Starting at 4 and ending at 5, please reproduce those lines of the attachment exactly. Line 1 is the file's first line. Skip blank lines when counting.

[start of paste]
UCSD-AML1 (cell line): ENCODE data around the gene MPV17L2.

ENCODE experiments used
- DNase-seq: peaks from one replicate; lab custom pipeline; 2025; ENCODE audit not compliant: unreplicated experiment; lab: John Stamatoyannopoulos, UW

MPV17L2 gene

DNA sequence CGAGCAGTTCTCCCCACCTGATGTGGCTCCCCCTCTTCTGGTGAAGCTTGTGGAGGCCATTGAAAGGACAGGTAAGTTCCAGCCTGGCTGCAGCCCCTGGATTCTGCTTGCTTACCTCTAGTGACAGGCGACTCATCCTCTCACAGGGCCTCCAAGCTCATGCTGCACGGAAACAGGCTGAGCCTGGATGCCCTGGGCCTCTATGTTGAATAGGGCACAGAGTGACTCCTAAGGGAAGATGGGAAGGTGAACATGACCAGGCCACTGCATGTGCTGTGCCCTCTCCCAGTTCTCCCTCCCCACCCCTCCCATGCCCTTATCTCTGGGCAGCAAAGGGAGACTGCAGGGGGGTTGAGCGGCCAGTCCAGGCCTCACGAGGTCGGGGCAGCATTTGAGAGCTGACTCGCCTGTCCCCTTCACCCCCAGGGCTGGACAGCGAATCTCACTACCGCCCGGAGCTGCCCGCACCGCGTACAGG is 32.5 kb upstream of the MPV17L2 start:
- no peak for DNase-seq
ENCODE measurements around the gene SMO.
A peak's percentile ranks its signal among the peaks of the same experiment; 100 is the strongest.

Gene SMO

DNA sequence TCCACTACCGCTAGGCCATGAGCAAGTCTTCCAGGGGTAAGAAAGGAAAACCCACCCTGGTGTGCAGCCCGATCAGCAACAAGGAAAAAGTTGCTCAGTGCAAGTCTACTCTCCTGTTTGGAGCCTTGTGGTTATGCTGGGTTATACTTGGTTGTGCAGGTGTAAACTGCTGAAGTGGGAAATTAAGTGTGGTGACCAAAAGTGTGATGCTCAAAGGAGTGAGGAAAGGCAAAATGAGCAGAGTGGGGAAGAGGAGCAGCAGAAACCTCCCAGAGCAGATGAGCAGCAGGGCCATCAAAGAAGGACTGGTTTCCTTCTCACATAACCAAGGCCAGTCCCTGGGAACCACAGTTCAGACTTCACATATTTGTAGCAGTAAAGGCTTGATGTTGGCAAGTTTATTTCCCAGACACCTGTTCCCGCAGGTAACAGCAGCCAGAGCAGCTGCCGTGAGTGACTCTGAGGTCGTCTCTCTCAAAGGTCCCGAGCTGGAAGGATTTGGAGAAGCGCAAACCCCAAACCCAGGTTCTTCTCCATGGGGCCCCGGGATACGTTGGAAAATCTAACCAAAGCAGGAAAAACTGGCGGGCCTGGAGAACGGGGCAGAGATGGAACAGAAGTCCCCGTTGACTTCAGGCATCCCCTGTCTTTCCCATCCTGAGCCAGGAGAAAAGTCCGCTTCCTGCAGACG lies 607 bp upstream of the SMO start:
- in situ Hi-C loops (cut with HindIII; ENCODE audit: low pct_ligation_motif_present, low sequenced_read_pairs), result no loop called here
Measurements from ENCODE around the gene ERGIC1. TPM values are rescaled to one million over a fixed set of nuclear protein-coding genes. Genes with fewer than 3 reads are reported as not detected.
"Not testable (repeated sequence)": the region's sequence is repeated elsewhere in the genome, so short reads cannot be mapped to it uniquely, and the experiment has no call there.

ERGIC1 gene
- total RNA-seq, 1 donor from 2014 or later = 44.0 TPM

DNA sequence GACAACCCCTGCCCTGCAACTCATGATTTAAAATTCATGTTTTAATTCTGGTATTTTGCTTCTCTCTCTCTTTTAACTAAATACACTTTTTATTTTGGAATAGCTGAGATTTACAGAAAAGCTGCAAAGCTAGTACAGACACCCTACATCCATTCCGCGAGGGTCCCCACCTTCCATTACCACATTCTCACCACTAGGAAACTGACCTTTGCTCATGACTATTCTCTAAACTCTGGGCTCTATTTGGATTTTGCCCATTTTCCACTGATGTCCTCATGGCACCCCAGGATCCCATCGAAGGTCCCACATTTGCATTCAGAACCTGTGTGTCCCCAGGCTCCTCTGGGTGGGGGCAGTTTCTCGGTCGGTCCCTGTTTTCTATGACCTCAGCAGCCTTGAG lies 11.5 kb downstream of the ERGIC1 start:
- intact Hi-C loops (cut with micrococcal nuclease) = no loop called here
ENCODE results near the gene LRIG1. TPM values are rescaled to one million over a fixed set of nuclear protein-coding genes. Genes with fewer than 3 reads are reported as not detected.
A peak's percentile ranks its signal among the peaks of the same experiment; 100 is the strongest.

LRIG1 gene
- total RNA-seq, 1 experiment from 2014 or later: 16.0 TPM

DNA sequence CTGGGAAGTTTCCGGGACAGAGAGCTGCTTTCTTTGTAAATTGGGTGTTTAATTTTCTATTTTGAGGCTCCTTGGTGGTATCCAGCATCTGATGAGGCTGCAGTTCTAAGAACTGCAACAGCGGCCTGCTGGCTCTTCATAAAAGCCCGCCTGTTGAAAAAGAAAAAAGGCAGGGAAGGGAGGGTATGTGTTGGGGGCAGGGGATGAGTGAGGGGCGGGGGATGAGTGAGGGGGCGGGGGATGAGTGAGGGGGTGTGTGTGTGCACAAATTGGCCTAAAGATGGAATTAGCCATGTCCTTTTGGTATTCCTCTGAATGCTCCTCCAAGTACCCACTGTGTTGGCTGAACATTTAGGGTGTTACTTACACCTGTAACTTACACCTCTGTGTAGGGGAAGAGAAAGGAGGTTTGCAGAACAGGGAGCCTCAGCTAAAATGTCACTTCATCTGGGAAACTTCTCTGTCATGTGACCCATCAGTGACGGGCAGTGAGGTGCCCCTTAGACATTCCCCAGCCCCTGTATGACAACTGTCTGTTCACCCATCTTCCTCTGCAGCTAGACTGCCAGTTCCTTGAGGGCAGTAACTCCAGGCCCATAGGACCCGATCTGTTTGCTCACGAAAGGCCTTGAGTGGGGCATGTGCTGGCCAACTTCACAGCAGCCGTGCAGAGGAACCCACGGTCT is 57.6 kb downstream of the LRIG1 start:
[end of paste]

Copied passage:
MPV17L2 gene

DNA sequence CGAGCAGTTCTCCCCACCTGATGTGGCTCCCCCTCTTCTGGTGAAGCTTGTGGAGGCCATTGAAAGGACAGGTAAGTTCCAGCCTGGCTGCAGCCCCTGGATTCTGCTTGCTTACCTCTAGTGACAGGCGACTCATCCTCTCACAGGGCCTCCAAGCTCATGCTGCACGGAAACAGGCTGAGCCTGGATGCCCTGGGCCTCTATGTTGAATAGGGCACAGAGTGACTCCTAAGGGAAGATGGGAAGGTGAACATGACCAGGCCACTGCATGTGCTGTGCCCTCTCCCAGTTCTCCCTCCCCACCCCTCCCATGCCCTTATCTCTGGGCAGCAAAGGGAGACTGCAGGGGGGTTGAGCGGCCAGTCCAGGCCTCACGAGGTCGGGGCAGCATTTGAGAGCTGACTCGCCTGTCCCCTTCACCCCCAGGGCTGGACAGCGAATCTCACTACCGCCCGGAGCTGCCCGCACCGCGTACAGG is 32.5 kb upstream of the MPV17L2 start: